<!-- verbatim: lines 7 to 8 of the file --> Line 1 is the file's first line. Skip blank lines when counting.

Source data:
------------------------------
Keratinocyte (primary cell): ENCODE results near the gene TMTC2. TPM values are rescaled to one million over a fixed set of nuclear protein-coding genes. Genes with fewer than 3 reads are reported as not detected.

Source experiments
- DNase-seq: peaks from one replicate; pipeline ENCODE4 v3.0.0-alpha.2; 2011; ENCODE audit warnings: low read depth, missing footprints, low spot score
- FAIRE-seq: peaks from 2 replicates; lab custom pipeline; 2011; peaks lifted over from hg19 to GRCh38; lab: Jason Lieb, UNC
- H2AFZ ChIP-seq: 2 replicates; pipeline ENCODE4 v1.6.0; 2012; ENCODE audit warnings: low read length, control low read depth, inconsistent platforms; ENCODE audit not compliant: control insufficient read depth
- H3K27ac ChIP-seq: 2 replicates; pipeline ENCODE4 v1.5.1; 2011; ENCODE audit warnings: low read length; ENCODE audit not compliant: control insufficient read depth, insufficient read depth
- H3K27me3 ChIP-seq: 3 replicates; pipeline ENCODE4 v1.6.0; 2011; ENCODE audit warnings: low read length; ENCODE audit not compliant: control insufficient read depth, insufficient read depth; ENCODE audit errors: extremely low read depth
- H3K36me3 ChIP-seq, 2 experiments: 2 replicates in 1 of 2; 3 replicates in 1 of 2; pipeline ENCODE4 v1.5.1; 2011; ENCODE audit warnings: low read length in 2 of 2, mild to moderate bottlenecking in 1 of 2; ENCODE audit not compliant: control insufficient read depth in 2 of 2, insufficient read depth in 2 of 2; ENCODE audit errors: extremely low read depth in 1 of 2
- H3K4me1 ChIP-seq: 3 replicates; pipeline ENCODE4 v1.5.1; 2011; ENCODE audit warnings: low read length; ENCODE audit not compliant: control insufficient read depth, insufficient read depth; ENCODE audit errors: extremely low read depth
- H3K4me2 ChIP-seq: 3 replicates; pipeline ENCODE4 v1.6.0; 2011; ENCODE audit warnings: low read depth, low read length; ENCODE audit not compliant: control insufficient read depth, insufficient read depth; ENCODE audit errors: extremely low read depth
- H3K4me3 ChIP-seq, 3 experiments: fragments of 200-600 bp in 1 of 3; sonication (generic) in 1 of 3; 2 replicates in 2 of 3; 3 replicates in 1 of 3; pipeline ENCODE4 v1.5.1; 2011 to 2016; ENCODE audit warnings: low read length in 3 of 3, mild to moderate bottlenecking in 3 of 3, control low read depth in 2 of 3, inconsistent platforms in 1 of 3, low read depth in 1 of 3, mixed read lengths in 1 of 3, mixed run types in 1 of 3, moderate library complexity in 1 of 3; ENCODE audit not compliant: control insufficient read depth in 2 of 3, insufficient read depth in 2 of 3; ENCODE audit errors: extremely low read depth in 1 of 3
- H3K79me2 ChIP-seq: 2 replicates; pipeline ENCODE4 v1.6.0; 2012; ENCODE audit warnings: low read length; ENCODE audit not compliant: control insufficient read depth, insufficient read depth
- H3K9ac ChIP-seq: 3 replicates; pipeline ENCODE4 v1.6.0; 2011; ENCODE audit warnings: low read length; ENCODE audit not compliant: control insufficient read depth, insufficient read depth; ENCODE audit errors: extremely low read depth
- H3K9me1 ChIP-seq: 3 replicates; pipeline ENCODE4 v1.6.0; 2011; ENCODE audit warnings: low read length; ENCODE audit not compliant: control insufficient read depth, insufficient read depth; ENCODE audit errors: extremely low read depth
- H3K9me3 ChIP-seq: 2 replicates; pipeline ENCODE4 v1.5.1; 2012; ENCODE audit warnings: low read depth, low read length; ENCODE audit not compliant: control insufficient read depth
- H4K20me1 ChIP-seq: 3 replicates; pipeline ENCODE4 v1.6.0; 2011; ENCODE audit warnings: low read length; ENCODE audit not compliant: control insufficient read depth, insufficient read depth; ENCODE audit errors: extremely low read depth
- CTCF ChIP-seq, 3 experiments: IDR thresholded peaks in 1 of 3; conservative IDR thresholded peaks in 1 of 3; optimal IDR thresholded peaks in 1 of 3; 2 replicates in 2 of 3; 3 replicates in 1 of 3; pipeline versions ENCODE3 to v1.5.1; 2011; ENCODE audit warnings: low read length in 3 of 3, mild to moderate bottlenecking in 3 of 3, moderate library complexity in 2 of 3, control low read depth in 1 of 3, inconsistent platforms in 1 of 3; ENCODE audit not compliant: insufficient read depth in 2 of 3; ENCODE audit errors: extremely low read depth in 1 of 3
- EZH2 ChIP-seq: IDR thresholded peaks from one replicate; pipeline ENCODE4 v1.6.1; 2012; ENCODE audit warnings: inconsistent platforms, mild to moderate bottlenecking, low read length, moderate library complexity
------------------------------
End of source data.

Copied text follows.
- H3K27me3 ChIP-seq: 3 replicates; pipeline ENCODE4 v1.6.0; 2011; ENCODE audit warnings: low read length; ENCODE audit not compliant: control insufficient read depth, insufficient read depth; ENCODE audit errors: extremely low read depth
- H3K36me3 ChIP-seq, 2 experiments: 2 replicates in 1 of 2; 3 replicates in 1 of 2; pipeline ENCODE4 v1.5.1; 2011; ENCODE audit warnings: low read length in 2 of 2, mild to moderate bottlenecking in 1 of 2; ENCODE audit not compliant: control insufficient read depth in 2 of 2, insufficient read depth in 2 of 2; ENCODE audit errors: extremely low read depth in 1 of 2